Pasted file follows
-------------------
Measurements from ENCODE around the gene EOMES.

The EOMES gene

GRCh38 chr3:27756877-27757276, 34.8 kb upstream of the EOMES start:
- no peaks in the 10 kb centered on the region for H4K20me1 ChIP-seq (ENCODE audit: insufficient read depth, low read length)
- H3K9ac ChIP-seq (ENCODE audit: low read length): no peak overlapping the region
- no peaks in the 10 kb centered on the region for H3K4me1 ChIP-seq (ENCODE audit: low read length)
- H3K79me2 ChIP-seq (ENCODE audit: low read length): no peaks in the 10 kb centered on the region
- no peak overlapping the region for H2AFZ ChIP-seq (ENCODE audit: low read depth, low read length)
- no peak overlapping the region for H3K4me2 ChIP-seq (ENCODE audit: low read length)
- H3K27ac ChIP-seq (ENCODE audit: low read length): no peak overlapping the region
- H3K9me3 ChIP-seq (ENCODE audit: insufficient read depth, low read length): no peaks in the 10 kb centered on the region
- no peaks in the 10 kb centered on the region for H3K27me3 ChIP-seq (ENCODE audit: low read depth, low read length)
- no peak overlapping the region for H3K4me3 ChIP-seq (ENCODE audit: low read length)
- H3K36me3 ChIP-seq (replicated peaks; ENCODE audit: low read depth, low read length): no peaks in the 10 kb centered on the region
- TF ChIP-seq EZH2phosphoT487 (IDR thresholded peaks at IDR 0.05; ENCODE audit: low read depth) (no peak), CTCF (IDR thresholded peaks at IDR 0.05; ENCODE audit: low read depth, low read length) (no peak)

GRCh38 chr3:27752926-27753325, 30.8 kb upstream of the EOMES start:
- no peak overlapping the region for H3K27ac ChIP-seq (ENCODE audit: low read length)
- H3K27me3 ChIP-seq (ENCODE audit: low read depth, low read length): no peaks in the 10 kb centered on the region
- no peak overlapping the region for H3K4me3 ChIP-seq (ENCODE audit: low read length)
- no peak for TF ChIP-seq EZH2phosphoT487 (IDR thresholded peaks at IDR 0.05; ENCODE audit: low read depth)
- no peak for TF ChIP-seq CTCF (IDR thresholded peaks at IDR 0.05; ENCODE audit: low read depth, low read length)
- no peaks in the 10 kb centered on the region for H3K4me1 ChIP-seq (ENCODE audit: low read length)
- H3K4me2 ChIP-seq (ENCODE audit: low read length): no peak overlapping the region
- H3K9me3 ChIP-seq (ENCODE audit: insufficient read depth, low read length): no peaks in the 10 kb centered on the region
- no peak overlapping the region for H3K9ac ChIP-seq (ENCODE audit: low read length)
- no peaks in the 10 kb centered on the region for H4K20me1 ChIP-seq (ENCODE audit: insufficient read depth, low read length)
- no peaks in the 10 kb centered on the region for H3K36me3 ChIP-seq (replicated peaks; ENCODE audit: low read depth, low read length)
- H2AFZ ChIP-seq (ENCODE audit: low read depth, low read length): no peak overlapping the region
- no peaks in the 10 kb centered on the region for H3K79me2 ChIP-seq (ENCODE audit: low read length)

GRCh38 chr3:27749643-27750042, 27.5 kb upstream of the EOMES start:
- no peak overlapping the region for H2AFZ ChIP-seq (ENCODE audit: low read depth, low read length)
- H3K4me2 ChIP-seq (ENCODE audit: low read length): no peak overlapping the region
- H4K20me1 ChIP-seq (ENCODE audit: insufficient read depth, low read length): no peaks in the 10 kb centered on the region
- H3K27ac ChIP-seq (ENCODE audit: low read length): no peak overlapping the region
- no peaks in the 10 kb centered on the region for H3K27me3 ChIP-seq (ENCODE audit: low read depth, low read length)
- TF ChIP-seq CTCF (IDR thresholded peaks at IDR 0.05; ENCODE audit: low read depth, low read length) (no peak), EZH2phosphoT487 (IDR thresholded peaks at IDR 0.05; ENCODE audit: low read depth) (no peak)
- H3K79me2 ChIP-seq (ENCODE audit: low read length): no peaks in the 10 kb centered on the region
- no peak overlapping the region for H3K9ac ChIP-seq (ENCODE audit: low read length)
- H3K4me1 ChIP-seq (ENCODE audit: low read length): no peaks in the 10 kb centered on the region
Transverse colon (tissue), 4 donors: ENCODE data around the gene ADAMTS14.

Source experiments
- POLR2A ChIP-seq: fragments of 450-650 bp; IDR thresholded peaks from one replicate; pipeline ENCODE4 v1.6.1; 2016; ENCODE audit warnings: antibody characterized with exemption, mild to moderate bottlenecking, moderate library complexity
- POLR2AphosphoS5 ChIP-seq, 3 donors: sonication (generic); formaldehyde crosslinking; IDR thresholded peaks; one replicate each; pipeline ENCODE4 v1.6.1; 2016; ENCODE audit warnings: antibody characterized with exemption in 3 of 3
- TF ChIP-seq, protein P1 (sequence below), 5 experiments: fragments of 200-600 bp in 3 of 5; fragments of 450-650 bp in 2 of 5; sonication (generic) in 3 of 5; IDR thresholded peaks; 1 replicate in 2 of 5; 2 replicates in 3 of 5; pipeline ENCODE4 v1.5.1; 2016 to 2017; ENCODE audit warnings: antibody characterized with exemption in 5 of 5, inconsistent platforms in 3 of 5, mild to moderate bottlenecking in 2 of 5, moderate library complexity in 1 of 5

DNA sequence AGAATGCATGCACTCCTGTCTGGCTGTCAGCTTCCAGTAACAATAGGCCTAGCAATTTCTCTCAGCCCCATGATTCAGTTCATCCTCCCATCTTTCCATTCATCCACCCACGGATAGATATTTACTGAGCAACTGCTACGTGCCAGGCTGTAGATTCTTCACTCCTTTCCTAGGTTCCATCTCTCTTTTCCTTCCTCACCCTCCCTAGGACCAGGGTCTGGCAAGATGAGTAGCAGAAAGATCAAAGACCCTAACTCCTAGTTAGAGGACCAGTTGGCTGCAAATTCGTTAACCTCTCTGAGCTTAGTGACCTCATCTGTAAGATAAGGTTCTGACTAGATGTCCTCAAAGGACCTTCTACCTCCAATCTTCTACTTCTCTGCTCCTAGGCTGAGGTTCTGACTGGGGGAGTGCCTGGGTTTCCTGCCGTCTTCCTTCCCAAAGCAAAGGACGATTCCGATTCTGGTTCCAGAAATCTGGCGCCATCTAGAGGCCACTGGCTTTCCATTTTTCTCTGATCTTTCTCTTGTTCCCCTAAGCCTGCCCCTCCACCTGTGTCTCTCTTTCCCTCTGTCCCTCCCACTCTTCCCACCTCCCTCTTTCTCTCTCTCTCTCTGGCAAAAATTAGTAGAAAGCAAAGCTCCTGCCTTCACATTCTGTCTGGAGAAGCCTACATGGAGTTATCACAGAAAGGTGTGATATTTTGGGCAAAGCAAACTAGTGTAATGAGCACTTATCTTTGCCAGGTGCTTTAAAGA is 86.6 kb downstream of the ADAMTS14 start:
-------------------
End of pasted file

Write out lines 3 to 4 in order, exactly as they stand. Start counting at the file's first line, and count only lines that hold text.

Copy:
GRCh38 chr3:27756877-27757276, 34.8 kb upstream of the EOMES start:
- no peaks in the 10 kb centered on the region for H4K20me1 ChIP-seq (ENCODE audit: insufficient read depth, low read length)